Solar panels on your roof: they promised so much. A lifetime of lower bills as well as a clean conscience vis a vis your carbon dioxide output.
Even back in May, the incoming Conservative government was promising a “revolution” in domestic solar. It was music to the ears of anyone who is both cost and environmentally-aware. Which is most of us.
However it looks like this promise was too good to be true.
A matter of weeks later, and a consultation on proposals from the Department for Energy & Climate Change to drastically reduce the Feed-in tariff incentive paid to solar panel owners from January next year has just closed.
The renewable energy industry has made it very clear that it feels the reductions are too harsh and risk cutting this promising solar industry off at the knees.
Until the conclusions of the consultation are revealed in six or so weeks, the industry is in turmoil – four solar firms have gone bust already.
IKEA, which looked like it would succeed in making rooftop solar a mass market proposition on these shores, is to end its two year deal with Hanergy, the Chinese supplier, at the end of this week, with no announcement as yet on what will replace it.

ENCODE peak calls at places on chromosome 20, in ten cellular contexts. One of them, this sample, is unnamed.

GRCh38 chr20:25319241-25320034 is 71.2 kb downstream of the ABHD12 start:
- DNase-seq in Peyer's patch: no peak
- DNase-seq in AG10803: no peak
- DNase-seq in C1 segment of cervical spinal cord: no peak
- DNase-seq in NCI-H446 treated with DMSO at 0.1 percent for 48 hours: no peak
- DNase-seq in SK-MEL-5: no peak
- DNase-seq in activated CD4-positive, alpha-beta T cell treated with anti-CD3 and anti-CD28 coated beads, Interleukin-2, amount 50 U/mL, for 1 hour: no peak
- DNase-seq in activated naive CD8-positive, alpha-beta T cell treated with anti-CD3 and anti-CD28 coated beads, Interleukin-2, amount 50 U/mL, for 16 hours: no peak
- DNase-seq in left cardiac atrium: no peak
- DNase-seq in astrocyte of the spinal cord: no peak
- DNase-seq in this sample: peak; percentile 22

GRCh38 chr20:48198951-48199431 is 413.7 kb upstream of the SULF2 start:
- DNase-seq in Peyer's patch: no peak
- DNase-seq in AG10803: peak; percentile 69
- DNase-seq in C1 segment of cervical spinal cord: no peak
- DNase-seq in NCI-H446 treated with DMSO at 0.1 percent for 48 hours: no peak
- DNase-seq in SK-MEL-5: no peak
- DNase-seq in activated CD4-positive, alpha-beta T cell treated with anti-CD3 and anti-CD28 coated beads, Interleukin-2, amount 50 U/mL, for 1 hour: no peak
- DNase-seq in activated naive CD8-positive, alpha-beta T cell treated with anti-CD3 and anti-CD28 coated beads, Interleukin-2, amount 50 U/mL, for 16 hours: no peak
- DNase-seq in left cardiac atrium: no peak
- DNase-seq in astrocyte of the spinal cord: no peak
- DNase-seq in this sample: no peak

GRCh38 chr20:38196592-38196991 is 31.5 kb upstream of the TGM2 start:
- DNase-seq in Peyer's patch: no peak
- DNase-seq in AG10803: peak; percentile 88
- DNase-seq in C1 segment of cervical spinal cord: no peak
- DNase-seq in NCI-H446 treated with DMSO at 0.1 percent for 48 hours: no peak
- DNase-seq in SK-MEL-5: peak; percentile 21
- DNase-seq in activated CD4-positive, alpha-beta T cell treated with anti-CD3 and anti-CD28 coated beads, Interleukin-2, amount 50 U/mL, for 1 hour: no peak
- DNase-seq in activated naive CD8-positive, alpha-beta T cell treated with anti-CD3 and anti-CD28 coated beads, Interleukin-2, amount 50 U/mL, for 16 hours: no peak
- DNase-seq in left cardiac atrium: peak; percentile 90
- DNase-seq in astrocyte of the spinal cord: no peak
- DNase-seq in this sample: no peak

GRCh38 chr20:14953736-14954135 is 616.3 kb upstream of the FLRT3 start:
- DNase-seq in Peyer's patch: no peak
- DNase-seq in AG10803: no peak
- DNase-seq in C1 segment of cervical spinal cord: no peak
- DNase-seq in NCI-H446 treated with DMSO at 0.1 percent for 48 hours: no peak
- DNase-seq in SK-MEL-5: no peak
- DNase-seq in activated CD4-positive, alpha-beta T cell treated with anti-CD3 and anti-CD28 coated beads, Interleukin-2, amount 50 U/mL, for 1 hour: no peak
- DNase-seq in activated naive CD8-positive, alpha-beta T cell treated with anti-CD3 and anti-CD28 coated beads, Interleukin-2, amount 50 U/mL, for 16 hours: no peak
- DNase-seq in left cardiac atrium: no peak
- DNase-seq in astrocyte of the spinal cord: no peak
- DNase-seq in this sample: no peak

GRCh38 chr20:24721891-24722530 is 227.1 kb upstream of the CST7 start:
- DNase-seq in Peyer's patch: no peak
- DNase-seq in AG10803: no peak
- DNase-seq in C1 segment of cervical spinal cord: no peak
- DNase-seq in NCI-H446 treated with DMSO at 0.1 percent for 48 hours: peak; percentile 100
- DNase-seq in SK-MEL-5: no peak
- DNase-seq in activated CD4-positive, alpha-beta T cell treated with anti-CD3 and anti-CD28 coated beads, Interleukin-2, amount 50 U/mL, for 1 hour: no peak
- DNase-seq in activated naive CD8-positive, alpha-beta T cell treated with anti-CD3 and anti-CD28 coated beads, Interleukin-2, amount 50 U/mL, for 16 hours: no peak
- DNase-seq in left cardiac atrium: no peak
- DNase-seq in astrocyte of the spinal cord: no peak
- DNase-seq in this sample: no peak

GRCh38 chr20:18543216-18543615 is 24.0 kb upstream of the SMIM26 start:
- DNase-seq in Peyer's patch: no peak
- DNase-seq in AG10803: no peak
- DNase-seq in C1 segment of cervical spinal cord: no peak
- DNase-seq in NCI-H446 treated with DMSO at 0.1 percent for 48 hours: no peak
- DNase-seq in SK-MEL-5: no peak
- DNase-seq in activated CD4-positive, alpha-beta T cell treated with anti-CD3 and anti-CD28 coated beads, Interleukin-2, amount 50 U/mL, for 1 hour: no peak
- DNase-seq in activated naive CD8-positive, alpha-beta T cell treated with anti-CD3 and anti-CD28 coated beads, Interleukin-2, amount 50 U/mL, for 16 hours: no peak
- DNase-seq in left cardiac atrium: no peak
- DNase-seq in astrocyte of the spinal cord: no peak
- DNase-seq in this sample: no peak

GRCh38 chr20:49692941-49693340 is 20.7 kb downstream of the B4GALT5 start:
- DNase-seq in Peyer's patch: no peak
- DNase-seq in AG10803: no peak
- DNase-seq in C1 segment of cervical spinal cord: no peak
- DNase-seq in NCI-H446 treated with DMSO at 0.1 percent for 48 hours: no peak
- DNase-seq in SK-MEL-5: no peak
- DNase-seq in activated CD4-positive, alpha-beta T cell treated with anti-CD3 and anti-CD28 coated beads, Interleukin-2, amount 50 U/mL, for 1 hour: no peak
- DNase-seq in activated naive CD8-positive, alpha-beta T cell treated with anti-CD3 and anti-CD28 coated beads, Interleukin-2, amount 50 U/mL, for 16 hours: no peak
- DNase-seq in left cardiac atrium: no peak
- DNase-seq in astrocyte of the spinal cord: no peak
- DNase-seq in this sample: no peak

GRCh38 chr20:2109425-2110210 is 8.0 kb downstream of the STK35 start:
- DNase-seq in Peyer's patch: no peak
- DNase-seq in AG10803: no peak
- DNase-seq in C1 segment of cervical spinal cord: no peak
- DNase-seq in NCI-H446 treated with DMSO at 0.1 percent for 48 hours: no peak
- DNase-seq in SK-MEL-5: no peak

There is a chance the Government may be persuaded by the consultation responses to be less heavy-handed, but for homeowners who are considering putting panels up, there are big financial reasons to do so before the end of this year, as returns could drop off a cliff if the Government gets its way and the 87 per cent reduction is introduced.
According to theecoexperts.co.uk, if the cuts are enacted as proposed, average annual earnings from the Feed-in tariff will fall from £468 to £61. The time it will take a homeowner to make a return on their investment will go up from 10 years currently to 27 years for those who install panels post-January 2016. And the total earnings over the 20-year life of the panels will fall from £13,450 to £5,320 – a drop of £8,140.
If you are thinking about getting solar panels installed, the time to do it is before January.
There is still time – but it is disappearing fast, with just six weeks, realistically, to get them up on your roof, before Christmas.
And if you are cross about the government proposals, get tweeting #keepfits and visit the website www.keepfits.org for more information.